And a kind of vicious one, at that.
Superman notices her physical strength and asks for help building a protective barrier to prevent injuries and Diana, of course, says "no" and…
…Wait, what? Diana says no to helping innocents avoid injury. What gives?
Okay, well at least what she says here makes sense (as she guts a bad guy in front of a family with a small child). She seems unimpressed with Clark.
And his father too.
This interpretation of Diana is all ass-kicking Amazon warrior with very little-to-none of the diplomat/princess we are used to seeing. I believe Johns did the same in his Justice League. The few issues I have of it, she tends to be all about the physical confrontation with very little of her compassion on display.
Just like here, where she channels Frank Millar's 300 down to the leaving the weak to perish mantra. It is a bold departure in that it makes her more like Super Woman from the Crime Syndicate than the Wonder Woman of any DC Universe we know of.
Superman's kind of an "off" interpretation in this dimension too, but even he thinks she goes overboard with this. He shouts her down and she gives him the cold shoulder.
And speaking of cold, there is no way I am warming to either of these two. They have made Wonder Woman unrelatable and even Superman comes off as an authoritarian jerk. Do I really have a whole two issues of this to go through, Crapbox?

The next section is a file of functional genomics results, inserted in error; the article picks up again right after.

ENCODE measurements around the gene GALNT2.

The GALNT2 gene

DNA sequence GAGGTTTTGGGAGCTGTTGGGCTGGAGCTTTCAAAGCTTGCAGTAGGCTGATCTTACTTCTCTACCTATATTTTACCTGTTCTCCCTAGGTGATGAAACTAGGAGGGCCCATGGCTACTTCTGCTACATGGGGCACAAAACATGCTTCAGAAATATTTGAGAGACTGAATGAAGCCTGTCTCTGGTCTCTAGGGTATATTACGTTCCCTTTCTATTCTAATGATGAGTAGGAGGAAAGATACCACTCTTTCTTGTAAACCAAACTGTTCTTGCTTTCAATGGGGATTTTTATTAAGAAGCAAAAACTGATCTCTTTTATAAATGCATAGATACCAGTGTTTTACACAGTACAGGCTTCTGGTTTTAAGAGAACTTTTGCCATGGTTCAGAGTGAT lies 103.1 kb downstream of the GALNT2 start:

I don't, because the issue shifts to the "now" which is about however long 24 or so issues of Justice League would take in the New 52 Universe. And in the intervening time both characters have become…well, not likeable. "Bearable" describes them best.
We begin with Superman unable to type out a story about lives lost in all the New 52 adventures of his various titles, a sad state of affairs, if you ask me. The one thing the New 52 appears to adopt is the lethal nature of the Wildstorm universe. As those characters blended into the DC titles, the body count started to rise. Devastation was nothing new, but we typically wouldn't see people meet their maker as often.
Anyway, Supes dubs himself "Pinhead" which is an awful term to use for yourself and something I don't think old-school Clark would ever do. Berating himself for not finding the correct wording doesn't feel very self-confident, an attribute the prior Clark had to spare.